The Biggest Loser Cookbook
I don’t mind admitting that I’m a big fan of the television series The Biggest Loser. I also don’t mind admitting that I find the USA and Australian versions much more enjoyable than the UK one. The UK series seems somehow muted, a bit half hearted, when you compare them to its overseas counterparts. But I still watch, of course, normally whilst eating some unhealthy snack of another (don’t tell me you don’t watch those people exercise to within an inch of their lives while digging out ice cream from a Ben and Jerry’s tub too!). It’s great to see these people’s lives completely transformed, and I might even learn something about diet and exercise along the way.
This post is about The Biggest Loser Cookbook, which I have been sent by Octopus Books following a book review tweet a couple of weeks ago. I go through fazes of cooking meals I know by heart coz they’re easy, and cooking from a recipe book. This week I’ve obviously been in recipe book mode, partly because I had a long weekend off work and so had time to spend on preparation and cooking, and partly because I had a cookbook to review.
Before we talk recipes though, and there are 100 in this book, this isn’t just a cookbook. It’s billed as a “personal programme for nutritious & delicious guilt-free food” and is part of a suite of plans, advice and help that goes with The Biggest Loser franchise. The book starts with information about weight, your BMI and setting targets. It also includes a page from each of the trainers with diet and exercise tips. The idea, I guess, is to make you realise that being healthy is about a combination of choices including eating right and exercising, and not just dieting. The plan in this book is based on you eating three meals plus snacks and having a treat each day. It seems to make a lot of sense as far as diets go.
But I’m not going on a diet to test a book (I’m sat writing this while munching on some very lovely biscuits that will be the subject of another post soon), I was simply interested in the recipes for healthy meals. And that’s fine. You can follow the plan and use the two week menu provided if you like, or you can just use the 100 or so recipes as they are. They come in sections – breakfasts, salads, soups/stews, fish/poultry/meat, and desserts. As I do with all my cookbooks, I sat down and looked at each recipe to see what took my fancy – and there was quite a few. This week I’ve tried three of those recipes.
The Butternut Squash Soup from page 85 was very simple, as most soups tend to be. At just 100 calories per portion (I did make more than the recipe suggests and therefore probably had about 150 calories in my bowl) I felt absolutely no guilt having the warm brown baguette I baked to go with it. Being butternut squash and having very little water added, this is a fairly thick soup when liquidised and went down very well – it was very tasty. I froze half and am very much looking forward to having it again another day.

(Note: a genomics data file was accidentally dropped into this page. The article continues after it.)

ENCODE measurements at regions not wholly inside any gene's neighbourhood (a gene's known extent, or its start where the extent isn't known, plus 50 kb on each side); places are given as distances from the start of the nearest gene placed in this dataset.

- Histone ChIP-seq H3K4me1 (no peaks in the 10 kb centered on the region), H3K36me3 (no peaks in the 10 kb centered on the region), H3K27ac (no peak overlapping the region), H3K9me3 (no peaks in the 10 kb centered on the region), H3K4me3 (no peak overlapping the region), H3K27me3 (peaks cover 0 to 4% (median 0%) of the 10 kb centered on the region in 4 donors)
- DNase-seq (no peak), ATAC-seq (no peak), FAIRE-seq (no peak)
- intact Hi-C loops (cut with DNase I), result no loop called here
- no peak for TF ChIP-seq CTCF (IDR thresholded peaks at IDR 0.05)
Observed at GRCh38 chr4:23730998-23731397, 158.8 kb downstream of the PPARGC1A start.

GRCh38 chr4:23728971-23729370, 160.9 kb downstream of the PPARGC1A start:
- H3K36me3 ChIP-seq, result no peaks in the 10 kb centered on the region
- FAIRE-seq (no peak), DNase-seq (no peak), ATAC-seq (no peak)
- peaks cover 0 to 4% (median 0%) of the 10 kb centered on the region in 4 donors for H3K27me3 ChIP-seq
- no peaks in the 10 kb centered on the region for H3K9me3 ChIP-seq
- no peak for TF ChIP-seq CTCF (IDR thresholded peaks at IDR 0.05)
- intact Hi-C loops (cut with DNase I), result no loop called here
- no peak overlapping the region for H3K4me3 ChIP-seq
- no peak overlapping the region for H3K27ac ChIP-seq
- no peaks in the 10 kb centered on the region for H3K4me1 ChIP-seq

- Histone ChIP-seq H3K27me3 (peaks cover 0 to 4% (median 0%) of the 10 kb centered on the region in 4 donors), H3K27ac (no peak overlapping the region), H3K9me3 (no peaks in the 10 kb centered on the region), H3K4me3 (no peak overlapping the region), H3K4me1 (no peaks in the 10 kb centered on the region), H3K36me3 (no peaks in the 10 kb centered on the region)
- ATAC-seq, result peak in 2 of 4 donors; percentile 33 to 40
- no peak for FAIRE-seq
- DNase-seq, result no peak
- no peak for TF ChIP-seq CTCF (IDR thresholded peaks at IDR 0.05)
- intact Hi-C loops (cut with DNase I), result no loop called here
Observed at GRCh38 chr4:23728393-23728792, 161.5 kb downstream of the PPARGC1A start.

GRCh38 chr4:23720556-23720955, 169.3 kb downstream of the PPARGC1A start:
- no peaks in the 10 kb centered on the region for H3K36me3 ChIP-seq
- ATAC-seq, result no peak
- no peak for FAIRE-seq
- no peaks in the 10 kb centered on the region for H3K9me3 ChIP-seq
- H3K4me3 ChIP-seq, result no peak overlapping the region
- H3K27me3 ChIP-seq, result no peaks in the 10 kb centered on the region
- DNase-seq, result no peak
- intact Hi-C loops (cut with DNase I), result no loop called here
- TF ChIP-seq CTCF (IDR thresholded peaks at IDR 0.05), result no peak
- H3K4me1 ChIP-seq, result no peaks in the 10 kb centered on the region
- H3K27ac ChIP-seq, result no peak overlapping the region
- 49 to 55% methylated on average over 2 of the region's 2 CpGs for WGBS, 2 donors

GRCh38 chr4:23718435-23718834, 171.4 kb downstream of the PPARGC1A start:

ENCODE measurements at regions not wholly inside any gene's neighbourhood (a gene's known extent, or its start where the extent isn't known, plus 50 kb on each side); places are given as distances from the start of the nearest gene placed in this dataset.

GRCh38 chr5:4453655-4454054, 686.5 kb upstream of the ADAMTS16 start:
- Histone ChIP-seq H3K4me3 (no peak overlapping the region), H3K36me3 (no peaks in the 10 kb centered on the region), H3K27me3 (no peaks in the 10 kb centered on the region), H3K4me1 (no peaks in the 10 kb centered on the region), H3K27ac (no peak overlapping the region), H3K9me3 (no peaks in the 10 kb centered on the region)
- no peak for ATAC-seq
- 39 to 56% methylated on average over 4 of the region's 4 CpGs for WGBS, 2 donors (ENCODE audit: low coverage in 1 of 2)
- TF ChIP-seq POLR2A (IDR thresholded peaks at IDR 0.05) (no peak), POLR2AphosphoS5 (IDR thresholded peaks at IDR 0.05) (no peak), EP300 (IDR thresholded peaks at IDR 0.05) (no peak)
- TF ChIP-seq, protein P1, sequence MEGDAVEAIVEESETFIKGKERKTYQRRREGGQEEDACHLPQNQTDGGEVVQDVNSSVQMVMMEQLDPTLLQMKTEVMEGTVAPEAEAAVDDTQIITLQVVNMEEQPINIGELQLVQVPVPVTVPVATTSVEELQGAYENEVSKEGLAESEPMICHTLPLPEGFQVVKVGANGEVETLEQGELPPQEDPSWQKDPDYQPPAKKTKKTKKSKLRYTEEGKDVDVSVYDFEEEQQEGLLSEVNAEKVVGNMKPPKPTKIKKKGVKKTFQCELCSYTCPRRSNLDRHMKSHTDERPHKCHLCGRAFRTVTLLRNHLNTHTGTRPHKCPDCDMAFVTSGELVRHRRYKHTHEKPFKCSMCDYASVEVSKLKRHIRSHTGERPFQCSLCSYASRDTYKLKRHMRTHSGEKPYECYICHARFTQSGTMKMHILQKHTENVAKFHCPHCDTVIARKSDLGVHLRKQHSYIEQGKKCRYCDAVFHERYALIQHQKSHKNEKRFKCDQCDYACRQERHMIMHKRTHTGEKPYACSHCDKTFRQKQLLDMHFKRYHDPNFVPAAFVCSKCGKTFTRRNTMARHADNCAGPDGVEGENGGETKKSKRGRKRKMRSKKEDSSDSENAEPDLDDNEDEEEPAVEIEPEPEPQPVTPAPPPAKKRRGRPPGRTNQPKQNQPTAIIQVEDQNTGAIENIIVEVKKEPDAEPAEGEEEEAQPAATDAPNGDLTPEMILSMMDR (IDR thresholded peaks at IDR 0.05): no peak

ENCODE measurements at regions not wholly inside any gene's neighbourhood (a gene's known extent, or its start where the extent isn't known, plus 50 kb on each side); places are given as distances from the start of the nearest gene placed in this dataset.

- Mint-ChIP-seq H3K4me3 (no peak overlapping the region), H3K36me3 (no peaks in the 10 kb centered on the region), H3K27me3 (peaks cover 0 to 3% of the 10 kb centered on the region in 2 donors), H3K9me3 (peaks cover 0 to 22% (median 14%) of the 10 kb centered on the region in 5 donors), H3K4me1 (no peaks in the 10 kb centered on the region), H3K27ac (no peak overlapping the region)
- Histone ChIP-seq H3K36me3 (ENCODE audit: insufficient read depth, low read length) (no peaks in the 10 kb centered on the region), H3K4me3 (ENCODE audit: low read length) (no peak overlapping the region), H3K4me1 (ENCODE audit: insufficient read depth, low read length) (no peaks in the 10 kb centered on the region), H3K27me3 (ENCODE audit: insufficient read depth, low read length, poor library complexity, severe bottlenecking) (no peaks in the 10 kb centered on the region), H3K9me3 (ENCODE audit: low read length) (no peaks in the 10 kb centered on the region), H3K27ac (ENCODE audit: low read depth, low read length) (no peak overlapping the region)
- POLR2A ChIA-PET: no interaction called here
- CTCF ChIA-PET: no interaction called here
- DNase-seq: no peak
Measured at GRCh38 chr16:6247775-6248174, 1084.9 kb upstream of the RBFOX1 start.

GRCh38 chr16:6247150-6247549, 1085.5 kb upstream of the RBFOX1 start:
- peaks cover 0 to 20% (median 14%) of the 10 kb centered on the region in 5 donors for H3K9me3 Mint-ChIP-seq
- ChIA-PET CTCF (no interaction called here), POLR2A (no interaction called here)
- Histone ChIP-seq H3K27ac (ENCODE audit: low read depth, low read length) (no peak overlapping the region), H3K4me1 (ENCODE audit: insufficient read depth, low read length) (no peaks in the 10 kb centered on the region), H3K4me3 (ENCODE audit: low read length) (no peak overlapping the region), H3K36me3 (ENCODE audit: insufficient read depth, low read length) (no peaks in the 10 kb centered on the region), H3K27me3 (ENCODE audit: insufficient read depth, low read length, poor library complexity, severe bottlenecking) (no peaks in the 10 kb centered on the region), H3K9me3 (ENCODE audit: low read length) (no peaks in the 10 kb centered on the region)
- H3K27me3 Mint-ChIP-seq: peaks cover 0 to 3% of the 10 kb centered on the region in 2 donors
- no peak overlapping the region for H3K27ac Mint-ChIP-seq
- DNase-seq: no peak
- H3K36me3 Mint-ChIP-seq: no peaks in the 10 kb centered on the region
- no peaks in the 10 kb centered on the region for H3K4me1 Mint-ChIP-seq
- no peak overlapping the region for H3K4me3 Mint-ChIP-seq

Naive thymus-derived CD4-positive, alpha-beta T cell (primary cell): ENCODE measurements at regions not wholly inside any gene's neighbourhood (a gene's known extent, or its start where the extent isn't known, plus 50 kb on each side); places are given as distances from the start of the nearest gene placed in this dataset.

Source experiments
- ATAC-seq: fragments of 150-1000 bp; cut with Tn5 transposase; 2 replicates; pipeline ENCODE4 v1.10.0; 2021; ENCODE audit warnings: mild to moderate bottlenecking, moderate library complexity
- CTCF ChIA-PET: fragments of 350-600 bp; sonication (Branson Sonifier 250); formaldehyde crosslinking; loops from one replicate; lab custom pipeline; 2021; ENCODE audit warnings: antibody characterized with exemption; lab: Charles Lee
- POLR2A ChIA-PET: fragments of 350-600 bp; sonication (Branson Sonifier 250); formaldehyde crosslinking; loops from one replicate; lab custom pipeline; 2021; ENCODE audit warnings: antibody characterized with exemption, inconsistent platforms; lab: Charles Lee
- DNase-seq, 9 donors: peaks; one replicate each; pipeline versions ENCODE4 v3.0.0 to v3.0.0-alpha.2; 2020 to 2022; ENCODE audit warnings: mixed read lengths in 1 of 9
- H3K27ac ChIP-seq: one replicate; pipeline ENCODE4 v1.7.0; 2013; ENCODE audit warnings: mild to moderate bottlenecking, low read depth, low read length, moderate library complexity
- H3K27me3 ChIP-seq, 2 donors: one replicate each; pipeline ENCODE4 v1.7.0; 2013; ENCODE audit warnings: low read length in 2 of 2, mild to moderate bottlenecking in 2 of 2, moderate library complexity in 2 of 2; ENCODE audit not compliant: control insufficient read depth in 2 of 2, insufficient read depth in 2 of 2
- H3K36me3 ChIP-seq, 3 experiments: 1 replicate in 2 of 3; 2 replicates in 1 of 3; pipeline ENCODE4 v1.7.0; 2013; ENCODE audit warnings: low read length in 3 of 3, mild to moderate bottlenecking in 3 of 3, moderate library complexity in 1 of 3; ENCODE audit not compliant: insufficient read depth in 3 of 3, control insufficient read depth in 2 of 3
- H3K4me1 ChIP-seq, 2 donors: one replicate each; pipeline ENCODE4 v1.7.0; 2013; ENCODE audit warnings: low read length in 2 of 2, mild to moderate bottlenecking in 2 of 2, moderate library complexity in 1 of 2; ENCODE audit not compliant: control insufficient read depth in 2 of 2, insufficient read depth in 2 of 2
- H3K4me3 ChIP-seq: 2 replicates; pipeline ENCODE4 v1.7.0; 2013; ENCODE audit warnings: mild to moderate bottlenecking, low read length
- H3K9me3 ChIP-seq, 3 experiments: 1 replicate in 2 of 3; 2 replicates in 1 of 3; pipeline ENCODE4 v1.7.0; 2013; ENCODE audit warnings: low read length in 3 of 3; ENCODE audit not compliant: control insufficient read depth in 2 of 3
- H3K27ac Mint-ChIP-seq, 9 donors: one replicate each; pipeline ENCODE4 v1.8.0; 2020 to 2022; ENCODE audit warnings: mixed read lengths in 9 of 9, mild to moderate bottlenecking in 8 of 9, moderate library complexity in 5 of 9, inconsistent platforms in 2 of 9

The Lamb Curry with Coconut Milk on page 141 took ages to prepare and cook – a couple of hours (I’m a pretty novice cook really but you do have to leave it for an hour or so). However the time was worth it as it was really tasty, full of flavour, although not a spicy curry – I’ll be adding chilli next time. Again, with two of us this recipe made plenty to freeze enough for another day.
Last night I tried the Spring Vegetable Risotto on page 78. This was right up my street but not so much for my husband, but I decided to make it anyway. It’s a risotto with broad beans, peas and courgette. It looked green and fresh and tasted great, I gobbled mine up really fast, it was very yummy. 425 calories for a decent portion of risotto isn’t bad either, and perfect for a meat-free dinner. One to do again for me, but not one my other half enjoyed as much.
That’s all I’ve tried so far, but I have plans to make more of the soups (love a good soup) and also the Chilli Con Carne on page 148 among other things.
Overall I’d say this book is great if you’re looking for some healthy meal ideas as well as some pretty decent dieting advice. We’re not talking super low calorie things on every page, but each recipe has something going for it that makes it a good healthy choice. But beware a book that doesn’t give you an indication of the total preparation/cooking time – these aren’t quick weekday night suppers, most take much longer than I’d normally spend on dinner.
The Biggest Loser Cookbook is £12.99 (£6.49 on Amazon at the moment) and published by Octopus Publishing Group.